Comments

David Thompson Posted:
So very, very true. It beggars belief that we consider ourselves to be a developed nation when so much of our economy is based on selling milk powder or logs. BTW, I own a Plinius amplifier (my second) that drives a set of Theophany speakers.
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David Thompson Posted:
A robust but sobering report. It concerns me that confidence is rising, yet sales and exports are down and "manufacturers and exporters are still lagging behind other sectors". Surely we should wait until we're earning more money before we start spending more?
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siemens Posted:
Yes true! The only thing that will never die in this world is the nature and its science behind it. Great post.
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Kieran Ormandy Posted:
Thanks for the question Steven, Germany has seen increases in manufacturing employment since 2009, and Switzerland has had stable manufacturing employment between 2006 – 2011, even in the face of ongoing Euro-zone issues. Korea has seen increases in manufacturing employment since 2008 and Israel experienced large increases since 1998, while being stable over the last 4 years. Singapore has had increases in manufacturing employment over the last two years. These countries all value their manufacturing sectors and work to protect them, this is reflected in the above numbers and their performance through the GFC. Note data around the above examples was sourced from OECD labour market stats.
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John Walley Posted:
Point one: you should have no doubt what our Association says publically represent the views of our members. Point two: we don’t knee jerk responses, if you trace back our comments around NZPower you will see them link all the way back to our research in 2004 and 2005. All that material is fully linked from our comments above. Point three: you will note our comments on major users, sadly the same advantage does not accrue to smaller industrial users. The perverse incentives of the LRMC approach in all this are well known. Point four: the NZMEA is not like any other Association in New Zealand we admit only manufacturers and exporters into membership, and our public expressions are the views of that restricted membership.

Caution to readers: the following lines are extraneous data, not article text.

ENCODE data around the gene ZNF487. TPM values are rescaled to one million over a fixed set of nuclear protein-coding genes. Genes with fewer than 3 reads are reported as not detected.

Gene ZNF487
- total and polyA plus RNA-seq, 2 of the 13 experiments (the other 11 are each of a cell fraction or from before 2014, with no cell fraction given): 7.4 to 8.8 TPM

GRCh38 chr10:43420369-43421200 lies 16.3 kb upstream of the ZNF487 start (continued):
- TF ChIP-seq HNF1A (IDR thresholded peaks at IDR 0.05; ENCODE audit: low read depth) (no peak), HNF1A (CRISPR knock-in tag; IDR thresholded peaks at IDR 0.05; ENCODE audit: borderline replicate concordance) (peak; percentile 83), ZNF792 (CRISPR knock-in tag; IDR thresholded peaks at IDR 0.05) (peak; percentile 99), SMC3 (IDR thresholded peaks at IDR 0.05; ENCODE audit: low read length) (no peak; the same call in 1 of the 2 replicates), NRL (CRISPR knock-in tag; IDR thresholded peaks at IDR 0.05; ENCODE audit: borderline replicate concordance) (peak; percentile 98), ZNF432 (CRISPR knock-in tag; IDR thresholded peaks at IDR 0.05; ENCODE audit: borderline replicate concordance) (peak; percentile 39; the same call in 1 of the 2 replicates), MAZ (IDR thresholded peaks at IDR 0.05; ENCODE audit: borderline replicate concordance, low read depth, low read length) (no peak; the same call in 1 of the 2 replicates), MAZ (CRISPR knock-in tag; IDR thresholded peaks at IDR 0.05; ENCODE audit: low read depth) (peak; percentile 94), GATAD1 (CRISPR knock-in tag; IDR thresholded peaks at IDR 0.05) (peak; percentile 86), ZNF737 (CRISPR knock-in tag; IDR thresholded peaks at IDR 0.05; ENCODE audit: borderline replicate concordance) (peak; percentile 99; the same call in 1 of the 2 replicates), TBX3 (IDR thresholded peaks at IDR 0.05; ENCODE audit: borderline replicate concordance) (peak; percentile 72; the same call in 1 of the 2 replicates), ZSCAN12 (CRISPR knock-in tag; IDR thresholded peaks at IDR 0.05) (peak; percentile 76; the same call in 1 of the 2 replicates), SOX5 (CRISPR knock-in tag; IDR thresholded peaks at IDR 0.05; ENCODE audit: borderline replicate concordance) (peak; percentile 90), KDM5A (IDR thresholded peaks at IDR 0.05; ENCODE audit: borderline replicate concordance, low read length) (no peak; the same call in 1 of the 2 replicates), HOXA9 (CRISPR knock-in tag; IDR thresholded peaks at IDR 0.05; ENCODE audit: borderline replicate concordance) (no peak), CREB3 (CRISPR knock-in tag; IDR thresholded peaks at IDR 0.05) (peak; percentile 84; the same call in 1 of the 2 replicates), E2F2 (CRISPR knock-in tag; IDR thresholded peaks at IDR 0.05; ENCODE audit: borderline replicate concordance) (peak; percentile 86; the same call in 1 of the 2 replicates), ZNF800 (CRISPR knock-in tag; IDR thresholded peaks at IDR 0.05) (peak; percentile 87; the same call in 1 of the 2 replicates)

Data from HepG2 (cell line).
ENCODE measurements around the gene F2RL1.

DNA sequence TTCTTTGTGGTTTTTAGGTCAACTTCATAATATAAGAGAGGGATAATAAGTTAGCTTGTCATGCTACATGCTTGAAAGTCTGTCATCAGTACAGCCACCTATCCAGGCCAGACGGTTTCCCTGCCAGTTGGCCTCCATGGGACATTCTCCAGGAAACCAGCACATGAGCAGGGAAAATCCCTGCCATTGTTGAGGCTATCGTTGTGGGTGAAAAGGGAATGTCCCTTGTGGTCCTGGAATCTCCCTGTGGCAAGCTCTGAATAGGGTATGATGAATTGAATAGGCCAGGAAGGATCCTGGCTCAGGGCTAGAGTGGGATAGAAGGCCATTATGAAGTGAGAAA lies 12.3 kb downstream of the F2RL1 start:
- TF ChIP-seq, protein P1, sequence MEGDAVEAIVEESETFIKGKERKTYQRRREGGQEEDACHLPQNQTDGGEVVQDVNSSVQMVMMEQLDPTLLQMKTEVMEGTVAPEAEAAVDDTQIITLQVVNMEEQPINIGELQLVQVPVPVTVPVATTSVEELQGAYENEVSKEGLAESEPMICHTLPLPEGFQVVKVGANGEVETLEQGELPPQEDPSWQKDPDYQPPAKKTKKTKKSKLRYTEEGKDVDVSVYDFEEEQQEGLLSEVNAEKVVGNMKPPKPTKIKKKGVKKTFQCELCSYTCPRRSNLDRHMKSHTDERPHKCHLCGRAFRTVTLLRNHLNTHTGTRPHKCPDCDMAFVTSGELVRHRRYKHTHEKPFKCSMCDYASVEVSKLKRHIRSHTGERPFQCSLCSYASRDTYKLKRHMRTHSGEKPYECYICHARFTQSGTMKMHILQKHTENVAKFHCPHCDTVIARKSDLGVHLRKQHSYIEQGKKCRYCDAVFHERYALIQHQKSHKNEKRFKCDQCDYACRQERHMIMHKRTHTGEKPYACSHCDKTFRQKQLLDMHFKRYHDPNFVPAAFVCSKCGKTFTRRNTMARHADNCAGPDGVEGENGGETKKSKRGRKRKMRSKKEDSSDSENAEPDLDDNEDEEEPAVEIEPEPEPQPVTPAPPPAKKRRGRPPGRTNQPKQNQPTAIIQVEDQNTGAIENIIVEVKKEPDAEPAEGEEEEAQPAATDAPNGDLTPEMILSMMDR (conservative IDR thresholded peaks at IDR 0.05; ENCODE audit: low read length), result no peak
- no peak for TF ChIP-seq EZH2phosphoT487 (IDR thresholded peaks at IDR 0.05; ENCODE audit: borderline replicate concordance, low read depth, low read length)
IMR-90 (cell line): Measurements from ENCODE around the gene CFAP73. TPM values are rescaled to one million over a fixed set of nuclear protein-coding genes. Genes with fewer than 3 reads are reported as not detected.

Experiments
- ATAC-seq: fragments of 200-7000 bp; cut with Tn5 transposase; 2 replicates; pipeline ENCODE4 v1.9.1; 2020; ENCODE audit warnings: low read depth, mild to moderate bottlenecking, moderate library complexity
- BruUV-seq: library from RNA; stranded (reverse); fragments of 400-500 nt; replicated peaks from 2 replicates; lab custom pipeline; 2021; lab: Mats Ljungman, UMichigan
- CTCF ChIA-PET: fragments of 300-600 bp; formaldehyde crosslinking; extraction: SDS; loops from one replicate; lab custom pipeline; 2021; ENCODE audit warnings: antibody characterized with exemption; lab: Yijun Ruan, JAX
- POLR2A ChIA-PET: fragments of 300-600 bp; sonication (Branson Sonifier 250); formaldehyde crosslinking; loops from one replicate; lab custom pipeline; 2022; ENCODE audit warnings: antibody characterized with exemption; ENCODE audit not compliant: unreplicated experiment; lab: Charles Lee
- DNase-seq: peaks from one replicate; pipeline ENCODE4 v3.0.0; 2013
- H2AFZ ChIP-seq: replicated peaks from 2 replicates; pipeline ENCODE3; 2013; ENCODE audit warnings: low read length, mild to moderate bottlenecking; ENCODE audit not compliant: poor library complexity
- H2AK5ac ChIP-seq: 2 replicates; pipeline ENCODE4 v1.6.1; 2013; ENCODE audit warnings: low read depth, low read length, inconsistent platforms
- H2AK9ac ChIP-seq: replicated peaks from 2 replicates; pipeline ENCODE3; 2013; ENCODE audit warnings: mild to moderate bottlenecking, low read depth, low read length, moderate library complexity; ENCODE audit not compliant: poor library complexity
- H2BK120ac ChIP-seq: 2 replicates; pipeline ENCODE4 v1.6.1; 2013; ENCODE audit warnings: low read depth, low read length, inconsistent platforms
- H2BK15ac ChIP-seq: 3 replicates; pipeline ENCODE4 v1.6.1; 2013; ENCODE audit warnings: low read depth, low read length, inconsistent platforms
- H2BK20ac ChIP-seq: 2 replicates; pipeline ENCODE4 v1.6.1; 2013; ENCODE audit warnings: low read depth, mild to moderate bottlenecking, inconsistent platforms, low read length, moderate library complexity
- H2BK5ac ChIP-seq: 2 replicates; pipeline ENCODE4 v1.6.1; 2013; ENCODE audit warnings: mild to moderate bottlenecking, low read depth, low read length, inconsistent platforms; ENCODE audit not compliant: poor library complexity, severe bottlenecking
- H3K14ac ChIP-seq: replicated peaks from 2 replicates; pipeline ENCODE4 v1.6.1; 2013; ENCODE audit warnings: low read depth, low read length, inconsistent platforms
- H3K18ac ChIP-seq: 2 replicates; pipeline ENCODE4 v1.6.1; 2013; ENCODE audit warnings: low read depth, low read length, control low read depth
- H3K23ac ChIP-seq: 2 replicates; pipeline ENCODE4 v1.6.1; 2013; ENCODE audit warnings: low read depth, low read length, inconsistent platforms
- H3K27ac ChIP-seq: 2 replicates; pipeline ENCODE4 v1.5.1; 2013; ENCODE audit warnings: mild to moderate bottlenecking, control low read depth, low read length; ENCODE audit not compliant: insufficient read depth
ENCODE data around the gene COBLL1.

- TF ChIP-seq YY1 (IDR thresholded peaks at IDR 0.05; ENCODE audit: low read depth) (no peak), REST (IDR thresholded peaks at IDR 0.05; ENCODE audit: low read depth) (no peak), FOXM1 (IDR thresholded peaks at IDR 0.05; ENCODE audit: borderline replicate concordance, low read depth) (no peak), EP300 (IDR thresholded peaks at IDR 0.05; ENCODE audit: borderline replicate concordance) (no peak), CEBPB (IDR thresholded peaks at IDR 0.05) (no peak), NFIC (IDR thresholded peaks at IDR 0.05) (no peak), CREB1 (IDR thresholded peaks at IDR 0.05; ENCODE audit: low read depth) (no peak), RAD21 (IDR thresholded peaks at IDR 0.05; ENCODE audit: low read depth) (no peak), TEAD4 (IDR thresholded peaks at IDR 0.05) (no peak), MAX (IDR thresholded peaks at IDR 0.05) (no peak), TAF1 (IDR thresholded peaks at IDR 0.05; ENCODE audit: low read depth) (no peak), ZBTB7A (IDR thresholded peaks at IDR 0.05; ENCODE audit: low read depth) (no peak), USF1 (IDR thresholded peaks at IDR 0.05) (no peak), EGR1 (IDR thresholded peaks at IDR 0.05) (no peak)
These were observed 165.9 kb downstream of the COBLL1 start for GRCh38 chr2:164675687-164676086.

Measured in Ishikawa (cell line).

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7/11/16

Manufacturing Confidence Hit in September


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The latest New Zealand Manufacturers and Exporters Association (NZMEA) Survey of Business Conditions completed during October 2016, shows total sales in September 2016 decreased 6.72% (year on year export sales decreased by 11.72% with domestic sales increasing by 17.12%) on September 2015.

In the 3 months to September, export sales decreased an average of 7.0%, and domestic sales increased 5.2% on average.

The NZMEA survey sample this month covered NZ$276m in annualised sales, with an export content of 78%.